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Improving iron and folate supplement availability for Antenatal Care in Kenya

Improvement Report
Michael Mwaniki Kivwanga, Sonali Vaid, Evelyn Kamgang, Dorcas Amolo, Youssef Tawfik

Topics: Antenatal care, Country ownership, Employee Engagement, Equipment/supplies, Financial management, Maternal nutrition, Micronutrient supplementation, Sustainability

Region and Country: Kenya

Organization: USAID Health Care Improvement Project/URC
The Report

Realizing the importance of Antenatal Care (ANC) Services in improving maternal and child health, the Kenya Ministry of Health and the USAID Health Care Improvement Project (implemented by University Research Co. LLC) initiated an activity to improve the quality of antenatal care in Kenya. In agreement with other stakeholders, we decided to launch this activity in a rural district which was performing below the national average in the utilization of ANC/Preventing Mother-to-Child Transmission (PMTCT) of HIV services and was relatively easy to access. Based on these broad criteria, Kwale (Matuga) district was selected as the pilot district for this activity.

Kwale (Matuga) district is one of the poorest districts in Kenya (Ndeng'e, Opiyo, Mistiaen, & Kristjanso, 2003). It is located approximately 45 Kilometers south of the city of Mombasa on the southern coast of Kenya. The population is estimated to be 156,450 (2009). According to the district health information management records, maternal mortality rate in the district, is estimated at about 590-700 per 100,000 live births against the national estimates of 490 per 100,000 live births (UNICEF, 2009). The estimated number of women of reproductive age is 37,548, with the estimated number of pregnancies 6,258 annually. Overall, the utilization and quality of Antenatal Care (ANC) in the district is poor with most of the mothers starting ANC late (>28 weeks gestation) and only 25% completing the recommended four visits. This scenario makes it difficult to meet the ANC standard of care. The pilot phase for the improvement of antenatal care in Kwale (Matuga) district began in January 2011 and is expected to continue till June 2012. The aim of the activity was to improve the coverage and quality of ANC services by using quality improvement approaches to institutionalize better care practices.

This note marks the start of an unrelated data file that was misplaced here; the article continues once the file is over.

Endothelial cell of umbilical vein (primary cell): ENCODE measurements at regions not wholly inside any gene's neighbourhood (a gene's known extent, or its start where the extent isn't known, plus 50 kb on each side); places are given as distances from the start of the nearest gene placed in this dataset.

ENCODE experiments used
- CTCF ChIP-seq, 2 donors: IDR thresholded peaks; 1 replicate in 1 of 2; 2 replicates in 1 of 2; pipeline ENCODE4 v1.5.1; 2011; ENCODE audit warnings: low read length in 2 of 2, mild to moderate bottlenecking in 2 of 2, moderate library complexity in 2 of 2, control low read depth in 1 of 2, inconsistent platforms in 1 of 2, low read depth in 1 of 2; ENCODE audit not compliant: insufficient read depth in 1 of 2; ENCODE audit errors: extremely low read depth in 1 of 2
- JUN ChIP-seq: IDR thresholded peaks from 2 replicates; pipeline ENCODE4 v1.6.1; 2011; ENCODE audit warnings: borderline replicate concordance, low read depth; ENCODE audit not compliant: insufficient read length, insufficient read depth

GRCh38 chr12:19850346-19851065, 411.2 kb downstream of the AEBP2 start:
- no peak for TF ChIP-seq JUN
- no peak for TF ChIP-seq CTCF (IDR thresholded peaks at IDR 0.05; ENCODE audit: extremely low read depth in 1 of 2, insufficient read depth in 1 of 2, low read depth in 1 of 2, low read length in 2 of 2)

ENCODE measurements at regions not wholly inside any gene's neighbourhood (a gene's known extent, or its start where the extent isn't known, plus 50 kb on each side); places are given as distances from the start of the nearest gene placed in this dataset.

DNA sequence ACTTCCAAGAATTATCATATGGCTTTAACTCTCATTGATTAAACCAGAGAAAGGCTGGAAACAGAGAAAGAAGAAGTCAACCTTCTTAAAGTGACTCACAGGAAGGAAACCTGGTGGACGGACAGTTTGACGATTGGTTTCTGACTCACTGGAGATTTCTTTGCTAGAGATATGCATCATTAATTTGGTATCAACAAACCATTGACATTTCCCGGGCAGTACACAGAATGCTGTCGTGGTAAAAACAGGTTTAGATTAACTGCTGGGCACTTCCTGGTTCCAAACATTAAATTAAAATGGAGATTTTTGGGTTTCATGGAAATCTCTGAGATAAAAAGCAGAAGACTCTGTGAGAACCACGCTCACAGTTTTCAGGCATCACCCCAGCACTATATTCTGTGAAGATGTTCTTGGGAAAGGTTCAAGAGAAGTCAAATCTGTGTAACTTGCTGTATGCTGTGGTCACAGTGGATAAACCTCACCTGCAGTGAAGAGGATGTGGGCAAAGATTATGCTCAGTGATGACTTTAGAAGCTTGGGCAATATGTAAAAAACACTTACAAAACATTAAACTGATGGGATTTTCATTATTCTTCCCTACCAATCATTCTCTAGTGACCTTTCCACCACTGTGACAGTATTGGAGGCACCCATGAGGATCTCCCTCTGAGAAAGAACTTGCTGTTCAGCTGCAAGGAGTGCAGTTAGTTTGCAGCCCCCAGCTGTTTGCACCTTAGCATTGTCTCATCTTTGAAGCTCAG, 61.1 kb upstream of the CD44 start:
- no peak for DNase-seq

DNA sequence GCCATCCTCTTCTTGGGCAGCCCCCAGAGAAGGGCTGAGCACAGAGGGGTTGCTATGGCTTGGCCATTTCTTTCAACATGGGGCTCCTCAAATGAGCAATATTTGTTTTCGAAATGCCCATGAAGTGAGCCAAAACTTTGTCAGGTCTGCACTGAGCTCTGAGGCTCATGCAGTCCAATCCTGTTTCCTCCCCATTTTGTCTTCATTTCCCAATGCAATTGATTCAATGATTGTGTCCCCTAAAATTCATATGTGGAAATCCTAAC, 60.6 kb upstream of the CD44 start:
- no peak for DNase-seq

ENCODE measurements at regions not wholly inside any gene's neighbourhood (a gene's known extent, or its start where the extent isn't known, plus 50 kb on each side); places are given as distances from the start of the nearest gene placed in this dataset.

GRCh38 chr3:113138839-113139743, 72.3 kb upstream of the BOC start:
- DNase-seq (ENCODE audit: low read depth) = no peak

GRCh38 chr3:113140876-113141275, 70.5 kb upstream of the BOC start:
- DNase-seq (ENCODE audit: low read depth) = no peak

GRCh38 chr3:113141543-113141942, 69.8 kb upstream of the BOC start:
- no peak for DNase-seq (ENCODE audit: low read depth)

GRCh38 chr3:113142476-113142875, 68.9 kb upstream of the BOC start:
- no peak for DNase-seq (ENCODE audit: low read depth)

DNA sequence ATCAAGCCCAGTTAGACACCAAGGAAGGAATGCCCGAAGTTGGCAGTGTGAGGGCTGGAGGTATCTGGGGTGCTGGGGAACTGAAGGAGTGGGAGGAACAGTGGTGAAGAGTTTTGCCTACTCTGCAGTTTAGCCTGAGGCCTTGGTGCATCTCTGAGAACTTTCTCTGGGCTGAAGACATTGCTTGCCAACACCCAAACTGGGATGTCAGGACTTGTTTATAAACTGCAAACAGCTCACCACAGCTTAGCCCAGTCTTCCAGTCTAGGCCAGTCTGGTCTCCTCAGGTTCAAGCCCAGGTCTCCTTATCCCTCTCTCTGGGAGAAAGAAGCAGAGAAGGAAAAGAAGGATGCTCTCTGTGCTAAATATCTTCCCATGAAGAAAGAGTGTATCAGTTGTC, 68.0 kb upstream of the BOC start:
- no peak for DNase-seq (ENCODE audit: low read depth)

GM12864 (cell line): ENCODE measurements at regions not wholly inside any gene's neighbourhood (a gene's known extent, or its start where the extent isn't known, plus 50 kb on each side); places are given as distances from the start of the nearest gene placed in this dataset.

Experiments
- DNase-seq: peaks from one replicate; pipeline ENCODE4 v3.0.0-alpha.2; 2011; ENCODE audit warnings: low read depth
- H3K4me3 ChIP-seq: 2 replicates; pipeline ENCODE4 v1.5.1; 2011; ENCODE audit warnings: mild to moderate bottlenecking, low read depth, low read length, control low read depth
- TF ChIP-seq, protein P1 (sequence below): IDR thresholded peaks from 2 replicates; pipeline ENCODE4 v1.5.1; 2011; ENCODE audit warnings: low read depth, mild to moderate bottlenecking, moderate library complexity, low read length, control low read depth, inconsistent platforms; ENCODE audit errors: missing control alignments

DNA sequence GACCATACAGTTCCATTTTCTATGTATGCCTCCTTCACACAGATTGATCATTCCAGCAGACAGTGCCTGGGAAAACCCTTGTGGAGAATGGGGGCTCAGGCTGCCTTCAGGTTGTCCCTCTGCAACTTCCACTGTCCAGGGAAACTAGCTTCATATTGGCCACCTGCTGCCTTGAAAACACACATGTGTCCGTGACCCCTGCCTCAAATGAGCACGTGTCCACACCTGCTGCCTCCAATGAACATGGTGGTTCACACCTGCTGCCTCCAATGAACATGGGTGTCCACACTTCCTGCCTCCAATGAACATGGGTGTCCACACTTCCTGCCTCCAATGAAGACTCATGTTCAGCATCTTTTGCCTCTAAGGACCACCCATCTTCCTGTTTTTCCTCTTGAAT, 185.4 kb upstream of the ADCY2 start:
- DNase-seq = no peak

In Kwale, the quality improvement (QI) teams were established at all the 21 public health facilities in the district. These teams are formed at facilities which then learn to interpret the data collected at the facility-level and use this data for decision-making and improvement of services. Teams at various facilities test changes to improve care.Each of these teams had 3-8 members including health facility staff (nurses and physicians) and community representatives (community health workers, traditional birth attendants and community leaders). These teams were then tasked with reviewing the facility data on 20 ANC/PMTCT indicators (includingtesting for anemia, iron and folate supplementation, tetanus immunization, provision of anti-malarials, screening for pre-eclampsia, HIV testing and counseling, to name a few) to gain an understanding of the current levels of utilization and quality of services at their respective facilities. Upon analyzing their data for the past few months, the teams realized that a very low number of pregnant women were receiving their three-month supply of iron and folate supplements during their ANC visit. This data prompted awareness of a gap in service provision among the district health management teams as well as the facilities quality improvement teams. Further enquiries with the district staff revealed that this was due to the lack of supply of these essential drugs from the national drug supply chain for almost two years.

 The USAID Health Care Improvement (HCI) Project initiated discussions with local officials of the Kenya National Medical Supples Agency (KEMSA) to understand why the supplies of these essential drugs had stopped for nearly two years. During discussions with KEMSA, it was understood that there was a procurement problem at the national level. The national drug supply agent had decided to stop procurement of single iron sulfate and folate tablets and had opted for a combined formulation. However, no supplier responded to the tender for the combined formulation, this resulted in an acute shortage of hematinics in the national supply. Upon learning about this bottleneck, HCI initiated dialogue with both the national supply agency and the departmental heads in charge of essential drugs and commodities supply at the Ministry of Health and advocated for resolution of this issue. As a result of the ensuing dialogue, the issue of shortage in hematinics supply was highlighted at national level. However, it was also clear that it would take about a year or more for the national supply to resume.